updated 3/10/2004 1:09:44 PM ET 2004-03-10T18:09:44

A jailed Muslim cleric sharply criticized the United States on Wednesday after the U.S. Homeland Security chief said the cleric was “intensely and deeply” involved in terrorism.

Speaking to The Associated Press from his prison cell, Abu Bakar Bashir dismissed the remarks by Secretary of Homeland Security Tom Ridge.

“For him, all Islamic figures are enemies,” Bashir said. “It is clear that his government is dishonest because it has killed innocent people in Iraq, Afghanistan and Palestine.”

Ridge came to Jakarta a day after the Supreme Court cut Bashir’s prison term in half, meaning he likely will be set free April 4. Bashir had been convicted of forgery and immigration offenses; a treason conviction was annulled earlier.

The 65-year-old cleric was arrested shortly after the 2002 Bali bombings that killed 202 people. He never was directly implicated in the Bali attacks nor in a suicide bombing last year that killed 12 people in Jakarta. But several governments have maintained Bashir was the spiritual leader of Jemaah Islamiyah, the al-Qaida-linked regional terror group blamed for the bombings.

Cleric defends bombers
Although Bashir has denied any involvement in terrorism, he has publicly defended the 32 people convicted in the Bali bombings.

Ridge, visiting Indonesia during an Asian tour, said he was disappointed by the Supreme Court ruling and hoped Bashir could “be brought to justice in a different way.”

The United States believes Bashir had an “intense and deep involvement in the planning and execution of terrorist activities,” Ridge said at a news conference with Indonesian Security Minister Susilo Bambang Yudhoyono.

Afterward, Yudhoyono said: “The government of Indonesia respects the decision of the court.”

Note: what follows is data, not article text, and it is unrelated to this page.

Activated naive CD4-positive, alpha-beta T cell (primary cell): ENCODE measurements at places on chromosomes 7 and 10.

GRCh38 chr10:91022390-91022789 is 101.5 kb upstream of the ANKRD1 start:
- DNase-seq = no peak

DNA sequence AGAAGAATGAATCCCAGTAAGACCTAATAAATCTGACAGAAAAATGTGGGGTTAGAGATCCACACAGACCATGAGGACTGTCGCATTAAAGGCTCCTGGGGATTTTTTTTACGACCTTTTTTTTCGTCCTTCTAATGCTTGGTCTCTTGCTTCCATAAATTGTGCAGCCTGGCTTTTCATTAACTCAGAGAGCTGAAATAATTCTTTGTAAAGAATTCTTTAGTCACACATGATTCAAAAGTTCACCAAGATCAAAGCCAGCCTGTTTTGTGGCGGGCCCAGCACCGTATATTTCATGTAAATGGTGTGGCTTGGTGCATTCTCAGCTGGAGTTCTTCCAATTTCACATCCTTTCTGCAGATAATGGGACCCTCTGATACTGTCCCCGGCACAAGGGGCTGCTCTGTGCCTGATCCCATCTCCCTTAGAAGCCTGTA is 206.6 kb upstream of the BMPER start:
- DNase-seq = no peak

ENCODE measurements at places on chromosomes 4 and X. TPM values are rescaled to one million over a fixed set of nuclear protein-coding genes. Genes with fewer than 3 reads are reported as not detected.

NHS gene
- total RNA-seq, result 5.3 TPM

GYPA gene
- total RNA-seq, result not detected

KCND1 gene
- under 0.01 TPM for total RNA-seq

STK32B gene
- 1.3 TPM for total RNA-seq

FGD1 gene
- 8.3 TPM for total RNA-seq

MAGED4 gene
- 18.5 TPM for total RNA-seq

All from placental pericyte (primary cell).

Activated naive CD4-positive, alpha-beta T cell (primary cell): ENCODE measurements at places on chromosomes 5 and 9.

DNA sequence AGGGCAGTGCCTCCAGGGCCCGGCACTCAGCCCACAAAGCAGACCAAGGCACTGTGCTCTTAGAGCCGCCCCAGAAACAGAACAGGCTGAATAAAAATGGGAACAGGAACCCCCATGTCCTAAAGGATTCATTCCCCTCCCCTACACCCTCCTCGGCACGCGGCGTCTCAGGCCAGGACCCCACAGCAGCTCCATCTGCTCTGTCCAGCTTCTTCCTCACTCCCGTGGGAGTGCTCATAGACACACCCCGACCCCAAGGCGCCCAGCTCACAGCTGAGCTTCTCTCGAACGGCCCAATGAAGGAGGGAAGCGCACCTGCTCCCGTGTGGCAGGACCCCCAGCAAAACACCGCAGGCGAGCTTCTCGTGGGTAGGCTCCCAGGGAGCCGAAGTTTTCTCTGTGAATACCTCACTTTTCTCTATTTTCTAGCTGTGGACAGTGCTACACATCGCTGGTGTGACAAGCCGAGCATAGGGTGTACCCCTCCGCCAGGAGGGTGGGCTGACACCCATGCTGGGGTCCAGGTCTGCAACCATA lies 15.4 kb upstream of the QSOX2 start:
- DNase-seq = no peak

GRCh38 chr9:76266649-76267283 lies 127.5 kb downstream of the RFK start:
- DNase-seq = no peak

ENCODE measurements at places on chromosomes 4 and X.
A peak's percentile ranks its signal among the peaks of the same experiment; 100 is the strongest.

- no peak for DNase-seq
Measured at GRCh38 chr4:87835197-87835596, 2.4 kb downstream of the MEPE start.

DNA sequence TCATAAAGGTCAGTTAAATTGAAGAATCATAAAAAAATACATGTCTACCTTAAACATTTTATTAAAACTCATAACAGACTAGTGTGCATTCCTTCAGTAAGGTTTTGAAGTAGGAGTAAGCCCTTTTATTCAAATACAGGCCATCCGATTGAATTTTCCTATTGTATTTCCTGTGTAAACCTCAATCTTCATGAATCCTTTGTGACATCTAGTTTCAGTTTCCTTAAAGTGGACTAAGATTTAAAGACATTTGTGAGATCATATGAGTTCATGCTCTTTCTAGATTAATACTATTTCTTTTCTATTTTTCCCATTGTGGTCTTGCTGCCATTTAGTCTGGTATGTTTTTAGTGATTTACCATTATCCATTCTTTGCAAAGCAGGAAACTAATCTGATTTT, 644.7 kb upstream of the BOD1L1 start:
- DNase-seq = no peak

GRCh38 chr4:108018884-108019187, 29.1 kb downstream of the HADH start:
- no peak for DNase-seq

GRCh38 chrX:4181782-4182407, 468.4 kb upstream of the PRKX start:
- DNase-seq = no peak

Prosecutors have yet to comment on the Supreme Court ruling, which they can appeal if new evidence is presented to the court.

Release could be election tactic
The government is eager to win Islamic votes in upcoming elections, and some analysts say it could benefit by releasing Bashir, who enjoys support among conservative Muslims.

Bashir was originally sentenced to four years in jail for treason and immigration offenses. An appeals tribunal later reduced his term to three years and annulled the treason conviction.

Some anti-terrorism experts say prosecutors had difficulty establishing a case against Bashir in part because Washington denied police access to two Indonesian terror suspects in U.S. custody.

Eighty-eight of those killed on Bali were Australians. Australian Foreign Minister Alexander Downer said the Supreme Court ruling could revitalize Jemaah Islamiyah.

“This is an organization we’ve been helping the Indonesians work to round up, and many of them, of course, were involved in the Bali bombing,” Downer told ABC Radio.

Ridge confers with president
Also Wednesday, Ridge met with President Megawati Sukarnoputri to discuss the war on terror. He declined to answer further questions on Bashir, but praised Indonesia’s commitment to fighting militancy.

“The United States appreciates the successes that Indonesia has achieved in confronting the threat of terror,” Ridge said.

Indonesia’s best-known militant cleric, Abu Bakar Bashir, will be released from prison on April 4, after the Supreme Court cut his three-year sentence in half, a court official said Tuesday.

Bashir was detained shortly after the October 2002 Bali bombings amid accusations he headed Jemaah Islamiyah, the al-Qaida linked regional Islamic terror group blamed for blasts.

© 2012 The Associated Press. All rights reserved. This material may not be published, broadcast, rewritten or redistributed.

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